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Leadership programs are often asked the question, “leadership to what end?” In other words, is the purpose of a leadership strategy to help individuals be better leaders in general or is it a strategy for achieving a community benefit, like helping to reduce the number of young people smoking or to increase the number of children staying in school?  There are some interesting examples of leadership programs that are evaluating the contributions of their programs to these larger social purposes, but unfortunately they are the exception.   However, there has been a significant body of research about collaborations that are having a measurable impact on community changes, like school improvements. For example, the White House Council on Community Solutions supported research by Bridgespan on what can be learned from community collaboratives that achieved a 10% plus improvement on indicators.  OMG Center for Collaborative Learning conducted research on investments made by the Bill and Melinda Gates Foundation to improve postsecondary education systems and The California Endowment has sponsored a number of studies of their investment in the Building Healthy Communities Initiatives. This research can help leadership programs learn about the collaborative capacities they could develop to increase the likelihood that their participants will contribute successfully to the larger social purpose the programs seeks to advance.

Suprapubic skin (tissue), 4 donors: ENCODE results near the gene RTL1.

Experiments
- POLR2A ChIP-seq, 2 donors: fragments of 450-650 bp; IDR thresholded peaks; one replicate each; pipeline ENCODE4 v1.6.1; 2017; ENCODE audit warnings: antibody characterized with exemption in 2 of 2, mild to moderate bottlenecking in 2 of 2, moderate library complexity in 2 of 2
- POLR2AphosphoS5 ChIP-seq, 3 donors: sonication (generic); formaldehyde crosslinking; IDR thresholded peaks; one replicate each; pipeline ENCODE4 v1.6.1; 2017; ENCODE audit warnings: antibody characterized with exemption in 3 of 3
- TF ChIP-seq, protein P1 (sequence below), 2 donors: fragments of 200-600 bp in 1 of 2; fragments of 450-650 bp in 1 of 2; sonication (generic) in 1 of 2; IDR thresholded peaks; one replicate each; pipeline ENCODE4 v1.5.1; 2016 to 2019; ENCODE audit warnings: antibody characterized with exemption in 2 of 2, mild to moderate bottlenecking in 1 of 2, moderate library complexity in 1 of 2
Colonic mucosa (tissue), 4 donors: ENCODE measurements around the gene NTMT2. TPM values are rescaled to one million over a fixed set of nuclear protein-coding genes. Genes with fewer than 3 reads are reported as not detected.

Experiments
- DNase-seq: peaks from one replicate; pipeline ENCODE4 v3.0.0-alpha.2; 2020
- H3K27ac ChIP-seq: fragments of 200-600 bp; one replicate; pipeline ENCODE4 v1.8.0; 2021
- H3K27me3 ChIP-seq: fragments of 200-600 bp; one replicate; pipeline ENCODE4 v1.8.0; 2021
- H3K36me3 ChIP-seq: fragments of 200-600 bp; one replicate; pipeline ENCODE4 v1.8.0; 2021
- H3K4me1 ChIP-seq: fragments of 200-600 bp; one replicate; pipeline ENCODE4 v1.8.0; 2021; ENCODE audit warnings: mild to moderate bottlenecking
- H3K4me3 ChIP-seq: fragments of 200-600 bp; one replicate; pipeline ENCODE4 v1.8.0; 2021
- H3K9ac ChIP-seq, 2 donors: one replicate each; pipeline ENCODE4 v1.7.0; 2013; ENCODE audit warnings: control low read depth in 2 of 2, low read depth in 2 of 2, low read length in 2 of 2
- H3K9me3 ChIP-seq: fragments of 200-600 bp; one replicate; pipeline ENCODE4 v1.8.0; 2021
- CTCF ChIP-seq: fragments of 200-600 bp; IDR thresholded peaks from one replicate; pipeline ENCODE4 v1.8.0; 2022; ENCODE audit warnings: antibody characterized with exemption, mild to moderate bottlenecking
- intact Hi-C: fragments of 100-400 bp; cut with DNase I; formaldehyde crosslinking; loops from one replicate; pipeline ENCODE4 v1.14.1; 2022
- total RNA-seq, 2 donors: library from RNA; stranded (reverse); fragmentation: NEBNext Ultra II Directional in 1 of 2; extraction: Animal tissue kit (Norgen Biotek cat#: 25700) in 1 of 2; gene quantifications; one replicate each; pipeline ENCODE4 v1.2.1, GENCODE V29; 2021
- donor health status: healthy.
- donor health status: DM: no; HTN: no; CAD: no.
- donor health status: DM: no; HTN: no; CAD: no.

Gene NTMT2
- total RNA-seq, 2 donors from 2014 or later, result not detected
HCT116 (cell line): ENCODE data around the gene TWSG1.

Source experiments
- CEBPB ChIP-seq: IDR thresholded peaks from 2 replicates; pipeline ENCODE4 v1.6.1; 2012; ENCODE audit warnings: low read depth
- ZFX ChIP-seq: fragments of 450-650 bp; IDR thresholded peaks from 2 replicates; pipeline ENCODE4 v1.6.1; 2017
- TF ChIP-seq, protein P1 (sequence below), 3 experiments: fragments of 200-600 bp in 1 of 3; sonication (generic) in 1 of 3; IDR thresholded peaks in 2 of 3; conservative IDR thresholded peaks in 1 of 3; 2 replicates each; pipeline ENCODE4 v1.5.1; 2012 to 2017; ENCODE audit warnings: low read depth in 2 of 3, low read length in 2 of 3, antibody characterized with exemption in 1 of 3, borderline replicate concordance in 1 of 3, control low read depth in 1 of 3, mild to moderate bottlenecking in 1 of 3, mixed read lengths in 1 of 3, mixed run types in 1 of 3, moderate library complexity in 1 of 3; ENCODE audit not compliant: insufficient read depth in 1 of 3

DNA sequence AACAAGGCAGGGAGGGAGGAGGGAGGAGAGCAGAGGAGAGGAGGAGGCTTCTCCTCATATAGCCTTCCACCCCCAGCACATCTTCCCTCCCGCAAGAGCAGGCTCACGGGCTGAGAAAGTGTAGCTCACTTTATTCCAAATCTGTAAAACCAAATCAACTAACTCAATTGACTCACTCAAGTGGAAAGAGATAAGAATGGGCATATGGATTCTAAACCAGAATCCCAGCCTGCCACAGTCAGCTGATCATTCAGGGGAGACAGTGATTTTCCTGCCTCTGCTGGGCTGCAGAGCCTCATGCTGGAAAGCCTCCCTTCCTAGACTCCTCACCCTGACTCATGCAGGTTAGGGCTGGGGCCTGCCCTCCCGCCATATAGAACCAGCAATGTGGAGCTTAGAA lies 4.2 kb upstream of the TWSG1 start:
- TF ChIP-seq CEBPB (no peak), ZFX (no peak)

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Tips on Leadership Program Alumni Network Efforts

Many leadership programs would like to see the graduates of their programs remain connected after they complete their program.  A leadership program’s graduate network can be a source of peer learning, continuing education, collaboration, joint action, career advancement or a resource for the program itself.  I am excited to see programs experimenting with how to support these networks and wanted to spark a conversation about what groups are learning and share three early tips and cautions on network purpose, the difference between a service approach and network approach and when inclusion becomes exclusive.